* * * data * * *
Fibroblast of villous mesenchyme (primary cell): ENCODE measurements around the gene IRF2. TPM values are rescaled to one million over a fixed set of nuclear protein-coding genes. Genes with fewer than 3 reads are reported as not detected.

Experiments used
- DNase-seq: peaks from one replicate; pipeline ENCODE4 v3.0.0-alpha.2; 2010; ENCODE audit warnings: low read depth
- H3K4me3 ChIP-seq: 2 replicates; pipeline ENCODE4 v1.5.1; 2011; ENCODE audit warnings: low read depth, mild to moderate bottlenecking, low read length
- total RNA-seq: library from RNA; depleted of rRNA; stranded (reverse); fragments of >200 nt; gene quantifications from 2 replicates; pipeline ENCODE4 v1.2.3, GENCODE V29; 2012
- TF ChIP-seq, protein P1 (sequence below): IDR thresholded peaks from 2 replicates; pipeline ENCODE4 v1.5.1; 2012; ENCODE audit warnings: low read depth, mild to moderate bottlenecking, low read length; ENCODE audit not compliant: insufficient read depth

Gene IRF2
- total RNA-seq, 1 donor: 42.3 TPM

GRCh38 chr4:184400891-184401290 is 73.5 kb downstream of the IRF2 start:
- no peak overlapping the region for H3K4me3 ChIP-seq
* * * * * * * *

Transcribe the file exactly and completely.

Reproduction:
Fibroblast of villous mesenchyme (primary cell): ENCODE measurements around the gene IRF2. TPM values are rescaled to one million over a fixed set of nuclear protein-coding genes. Genes with fewer than 3 reads are reported as not detected.

Experiments used
- DNase-seq: peaks from one replicate; pipeline ENCODE4 v3.0.0-alpha.2; 2010; ENCODE audit warnings: low read depth
- H3K4me3 ChIP-seq: 2 replicates; pipeline ENCODE4 v1.5.1; 2011; ENCODE audit warnings: low read depth, mild to moderate bottlenecking, low read length
- total RNA-seq: library from RNA; depleted of rRNA; stranded (reverse); fragments of >200 nt; gene quantifications from 2 replicates; pipeline ENCODE4 v1.2.3, GENCODE V29; 2012
- TF ChIP-seq, protein P1 (sequence below): IDR thresholded peaks from 2 replicates; pipeline ENCODE4 v1.5.1; 2012; ENCODE audit warnings: low read depth, mild to moderate bottlenecking, low read length; ENCODE audit not compliant: insufficient read depth

Gene IRF2
- total RNA-seq, 1 donor: 42.3 TPM

GRCh38 chr4:184400891-184401290 is 73.5 kb downstream of the IRF2 start:
- no peak overlapping the region for H3K4me3 ChIP-seq